December 19, 2018; Grist
Since covering Puerto Rico in the aftermath of Hurricane Maria, I’ve noticed the underlying current of violence against women increasing under the weight of recovery. Almost biweekly now, my social media shows a news article from the island about women who are found dead, with the common refrain, “otra más” (yet another). It appears, as Grist’s Greta Moran writes, that “as the world heats up, it’s also becoming more violent,” particularly for women.
We know by now those who are already economically vulnerable feel the impact of climate change most. When one overlaps that with the fact that women who face poverty are also already more vulnerable to intimate partner violence, and that shelters are often also hit by the climate change, it takes on the form of an epidemic. So, it’s not a good thing that the Violence Against Women Act, which funds “critical services for survivors, including legal assistance, rape crisis centers, domestic violence centers, and transitional housing,” is set to expire this Friday.
The Act is not perfect; 85 percent of the funding goes to the criminal justice system. Samantha Majic, associate professor of political science at John Jay College says, “Women are not subject to intimate partner violence just because men are bad, but also because they don’t have economic options that make it easier to leave the situation.”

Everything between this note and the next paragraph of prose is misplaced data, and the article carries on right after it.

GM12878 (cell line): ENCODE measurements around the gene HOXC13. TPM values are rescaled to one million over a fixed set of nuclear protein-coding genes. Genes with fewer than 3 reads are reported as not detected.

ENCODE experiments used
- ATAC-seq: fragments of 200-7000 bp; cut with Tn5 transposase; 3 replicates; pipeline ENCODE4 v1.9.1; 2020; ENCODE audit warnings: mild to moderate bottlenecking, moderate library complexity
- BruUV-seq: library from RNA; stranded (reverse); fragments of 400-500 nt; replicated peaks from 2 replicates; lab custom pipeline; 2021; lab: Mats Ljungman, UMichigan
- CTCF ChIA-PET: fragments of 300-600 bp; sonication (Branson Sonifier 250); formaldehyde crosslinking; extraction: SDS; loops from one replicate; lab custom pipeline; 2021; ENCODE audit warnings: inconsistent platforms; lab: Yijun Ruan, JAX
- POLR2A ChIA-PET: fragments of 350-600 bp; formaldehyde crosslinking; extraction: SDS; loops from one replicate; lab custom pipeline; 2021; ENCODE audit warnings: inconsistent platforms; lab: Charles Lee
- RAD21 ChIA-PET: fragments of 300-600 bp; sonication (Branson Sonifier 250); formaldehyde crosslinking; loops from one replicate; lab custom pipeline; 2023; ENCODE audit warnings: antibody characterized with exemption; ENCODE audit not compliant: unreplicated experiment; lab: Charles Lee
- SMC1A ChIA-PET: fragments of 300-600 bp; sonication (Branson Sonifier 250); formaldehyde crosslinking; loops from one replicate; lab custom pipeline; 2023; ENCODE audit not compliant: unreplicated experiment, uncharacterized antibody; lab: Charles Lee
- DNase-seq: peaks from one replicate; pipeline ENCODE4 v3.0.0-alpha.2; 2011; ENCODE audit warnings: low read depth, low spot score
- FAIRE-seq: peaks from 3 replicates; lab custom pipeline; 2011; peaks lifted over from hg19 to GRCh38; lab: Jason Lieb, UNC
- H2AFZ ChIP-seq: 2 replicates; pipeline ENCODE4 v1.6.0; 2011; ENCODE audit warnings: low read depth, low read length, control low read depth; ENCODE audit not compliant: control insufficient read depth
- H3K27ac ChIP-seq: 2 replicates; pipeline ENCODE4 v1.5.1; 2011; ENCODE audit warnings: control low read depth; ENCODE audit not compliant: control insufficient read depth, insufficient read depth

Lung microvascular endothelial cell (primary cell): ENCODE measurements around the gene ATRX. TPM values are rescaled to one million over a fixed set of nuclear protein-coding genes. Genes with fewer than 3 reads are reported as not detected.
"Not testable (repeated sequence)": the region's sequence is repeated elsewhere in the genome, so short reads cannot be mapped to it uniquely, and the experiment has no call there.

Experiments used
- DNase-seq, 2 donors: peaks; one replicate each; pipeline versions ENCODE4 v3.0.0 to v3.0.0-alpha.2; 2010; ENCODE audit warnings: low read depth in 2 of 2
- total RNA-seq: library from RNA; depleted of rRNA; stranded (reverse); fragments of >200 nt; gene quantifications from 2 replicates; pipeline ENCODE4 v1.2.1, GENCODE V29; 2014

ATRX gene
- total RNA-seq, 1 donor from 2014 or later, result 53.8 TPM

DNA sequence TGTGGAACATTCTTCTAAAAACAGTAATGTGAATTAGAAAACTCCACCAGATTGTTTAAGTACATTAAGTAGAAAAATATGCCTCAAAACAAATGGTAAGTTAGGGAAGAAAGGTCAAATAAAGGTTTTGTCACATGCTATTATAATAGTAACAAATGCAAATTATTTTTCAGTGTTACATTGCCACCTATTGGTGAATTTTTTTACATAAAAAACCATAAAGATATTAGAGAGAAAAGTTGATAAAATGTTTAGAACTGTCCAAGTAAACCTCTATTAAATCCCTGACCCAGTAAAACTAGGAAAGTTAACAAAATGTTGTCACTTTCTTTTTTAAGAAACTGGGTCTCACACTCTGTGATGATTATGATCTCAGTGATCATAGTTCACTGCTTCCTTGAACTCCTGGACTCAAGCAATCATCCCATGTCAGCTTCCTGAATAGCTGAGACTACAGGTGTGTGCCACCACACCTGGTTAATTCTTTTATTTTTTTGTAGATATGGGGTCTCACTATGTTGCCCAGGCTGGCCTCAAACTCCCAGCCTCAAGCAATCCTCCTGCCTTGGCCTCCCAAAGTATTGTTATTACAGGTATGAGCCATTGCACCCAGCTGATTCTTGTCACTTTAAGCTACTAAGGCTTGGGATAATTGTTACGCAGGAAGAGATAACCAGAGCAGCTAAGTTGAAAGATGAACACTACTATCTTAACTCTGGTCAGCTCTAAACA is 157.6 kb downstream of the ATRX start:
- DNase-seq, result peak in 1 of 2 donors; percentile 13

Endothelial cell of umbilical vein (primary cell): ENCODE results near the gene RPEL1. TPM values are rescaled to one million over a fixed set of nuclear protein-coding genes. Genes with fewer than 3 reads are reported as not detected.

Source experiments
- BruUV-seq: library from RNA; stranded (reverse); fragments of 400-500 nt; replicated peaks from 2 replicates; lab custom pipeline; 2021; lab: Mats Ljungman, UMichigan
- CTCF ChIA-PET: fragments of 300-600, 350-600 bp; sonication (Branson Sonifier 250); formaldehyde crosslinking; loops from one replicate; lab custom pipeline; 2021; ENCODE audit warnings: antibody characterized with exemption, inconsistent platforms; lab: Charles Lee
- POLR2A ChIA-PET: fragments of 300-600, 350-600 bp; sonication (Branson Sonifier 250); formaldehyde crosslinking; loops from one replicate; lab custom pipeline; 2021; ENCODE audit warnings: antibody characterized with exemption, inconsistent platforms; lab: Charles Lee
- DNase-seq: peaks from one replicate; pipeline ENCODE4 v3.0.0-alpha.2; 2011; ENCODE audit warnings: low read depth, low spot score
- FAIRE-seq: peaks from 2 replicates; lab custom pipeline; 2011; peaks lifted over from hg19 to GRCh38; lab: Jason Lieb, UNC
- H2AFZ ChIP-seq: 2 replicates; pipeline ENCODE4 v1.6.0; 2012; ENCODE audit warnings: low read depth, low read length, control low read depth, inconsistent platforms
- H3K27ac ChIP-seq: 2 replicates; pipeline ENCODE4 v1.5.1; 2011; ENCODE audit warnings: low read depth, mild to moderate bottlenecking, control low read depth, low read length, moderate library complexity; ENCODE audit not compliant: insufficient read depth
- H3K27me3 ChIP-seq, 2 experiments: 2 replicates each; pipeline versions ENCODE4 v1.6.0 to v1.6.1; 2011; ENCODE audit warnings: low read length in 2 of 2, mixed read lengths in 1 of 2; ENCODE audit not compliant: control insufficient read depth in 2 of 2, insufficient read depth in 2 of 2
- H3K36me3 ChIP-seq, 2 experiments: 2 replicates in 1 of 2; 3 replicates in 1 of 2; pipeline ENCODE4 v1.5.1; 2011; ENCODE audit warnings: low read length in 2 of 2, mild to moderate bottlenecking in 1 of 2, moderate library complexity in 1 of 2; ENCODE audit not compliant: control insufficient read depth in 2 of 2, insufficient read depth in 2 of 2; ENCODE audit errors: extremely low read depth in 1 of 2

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Jennifer First, a doctoral student at the University of Missouri, has developed a framework that includes cross-training for intimate partner violence and environmental disasters that allows a response “with the most vulnerable people in mind.”
Readers may recall our story earlier this year contrasting an equity approach to rebuilding Puerto Rico to a non-equity one. The Puerto Rico Community Foundation (Fundación Comunitaria de Puerto Rico), which had the equity approach, started the recovery funding with domestic violence shelters. Its president, Nelson Colón, said, “As a foundation, you need to first recognize that there is a deep-rooted problem of domestic violence in Puerto Rico. That is an inequity of power issue.”
As environmental disasters become something for which we are increasingly forced to prepare and strategize, it is important to address the various equity dimensions and to face the ways our systems of inequality undergird and exacerbate them. Understanding our communities, as Colón does his, is a first step. Moving beyond criminalization to economic and gender justice is essential. The VAWA’s near-expiration is a chance for a do-over.—Cyndi Suarez